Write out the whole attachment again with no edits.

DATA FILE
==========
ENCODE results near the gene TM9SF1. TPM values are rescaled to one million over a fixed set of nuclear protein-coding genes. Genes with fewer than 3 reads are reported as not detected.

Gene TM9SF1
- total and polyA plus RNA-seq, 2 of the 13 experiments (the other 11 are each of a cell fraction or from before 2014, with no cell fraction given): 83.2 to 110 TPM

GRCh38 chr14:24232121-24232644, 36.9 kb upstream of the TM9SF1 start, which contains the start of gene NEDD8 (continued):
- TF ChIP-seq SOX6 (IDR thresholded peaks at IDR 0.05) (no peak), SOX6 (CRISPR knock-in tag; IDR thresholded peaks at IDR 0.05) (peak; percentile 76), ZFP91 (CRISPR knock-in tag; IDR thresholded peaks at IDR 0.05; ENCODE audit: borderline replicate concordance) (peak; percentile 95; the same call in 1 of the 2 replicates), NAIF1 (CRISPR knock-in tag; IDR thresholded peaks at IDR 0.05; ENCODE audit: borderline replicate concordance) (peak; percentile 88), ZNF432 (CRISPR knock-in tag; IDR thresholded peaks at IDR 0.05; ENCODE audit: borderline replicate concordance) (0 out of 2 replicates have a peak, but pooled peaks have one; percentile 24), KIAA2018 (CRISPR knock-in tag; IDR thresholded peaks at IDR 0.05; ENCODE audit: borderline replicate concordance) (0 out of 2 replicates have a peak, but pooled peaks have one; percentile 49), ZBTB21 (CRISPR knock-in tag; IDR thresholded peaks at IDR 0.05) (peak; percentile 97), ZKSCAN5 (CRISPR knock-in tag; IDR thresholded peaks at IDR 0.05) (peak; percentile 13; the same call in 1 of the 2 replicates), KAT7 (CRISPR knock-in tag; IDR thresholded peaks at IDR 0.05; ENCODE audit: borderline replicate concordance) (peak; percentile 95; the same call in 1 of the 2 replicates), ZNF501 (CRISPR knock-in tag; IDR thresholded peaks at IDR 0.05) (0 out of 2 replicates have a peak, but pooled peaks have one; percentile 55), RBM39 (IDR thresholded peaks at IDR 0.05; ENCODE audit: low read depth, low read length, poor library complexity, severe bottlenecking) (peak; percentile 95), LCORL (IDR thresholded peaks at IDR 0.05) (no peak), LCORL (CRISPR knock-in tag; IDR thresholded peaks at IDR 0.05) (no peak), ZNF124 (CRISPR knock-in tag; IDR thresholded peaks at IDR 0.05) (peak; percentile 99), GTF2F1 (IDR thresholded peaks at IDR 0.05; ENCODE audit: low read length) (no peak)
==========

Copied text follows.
ENCODE results near the gene TM9SF1. TPM values are rescaled to one million over a fixed set of nuclear protein-coding genes. Genes with fewer than 3 reads are reported as not detected.

Gene TM9SF1
- total and polyA plus RNA-seq, 2 of the 13 experiments (the other 11 are each of a cell fraction or from before 2014, with no cell fraction given): 83.2 to 110 TPM

GRCh38 chr14:24232121-24232644, 36.9 kb upstream of the TM9SF1 start, which contains the start of gene NEDD8 (continued):
- TF ChIP-seq SOX6 (IDR thresholded peaks at IDR 0.05) (no peak), SOX6 (CRISPR knock-in tag; IDR thresholded peaks at IDR 0.05) (peak; percentile 76), ZFP91 (CRISPR knock-in tag; IDR thresholded peaks at IDR 0.05; ENCODE audit: borderline replicate concordance) (peak; percentile 95; the same call in 1 of the 2 replicates), NAIF1 (CRISPR knock-in tag; IDR thresholded peaks at IDR 0.05; ENCODE audit: borderline replicate concordance) (peak; percentile 88), ZNF432 (CRISPR knock-in tag; IDR thresholded peaks at IDR 0.05; ENCODE audit: borderline replicate concordance) (0 out of 2 replicates have a peak, but pooled peaks have one; percentile 24), KIAA2018 (CRISPR knock-in tag; IDR thresholded peaks at IDR 0.05; ENCODE audit: borderline replicate concordance) (0 out of 2 replicates have a peak, but pooled peaks have one; percentile 49), ZBTB21 (CRISPR knock-in tag; IDR thresholded peaks at IDR 0.05) (peak; percentile 97), ZKSCAN5 (CRISPR knock-in tag; IDR thresholded peaks at IDR 0.05) (peak; percentile 13; the same call in 1 of the 2 replicates), KAT7 (CRISPR knock-in tag; IDR thresholded peaks at IDR 0.05; ENCODE audit: borderline replicate concordance) (peak; percentile 95; the same call in 1 of the 2 replicates), ZNF501 (CRISPR knock-in tag; IDR thresholded peaks at IDR 0.05) (0 out of 2 replicates have a peak, but pooled peaks have one; percentile 55), RBM39 (IDR thresholded peaks at IDR 0.05; ENCODE audit: low read depth, low read length, poor library complexity, severe bottlenecking) (peak; percentile 95), LCORL (IDR thresholded peaks at IDR 0.05) (no peak), LCORL (CRISPR knock-in tag; IDR thresholded peaks at IDR 0.05) (no peak), ZNF124 (CRISPR knock-in tag; IDR thresholded peaks at IDR 0.05) (peak; percentile 99), GTF2F1 (IDR thresholded peaks at IDR 0.05; ENCODE audit: low read length) (no peak)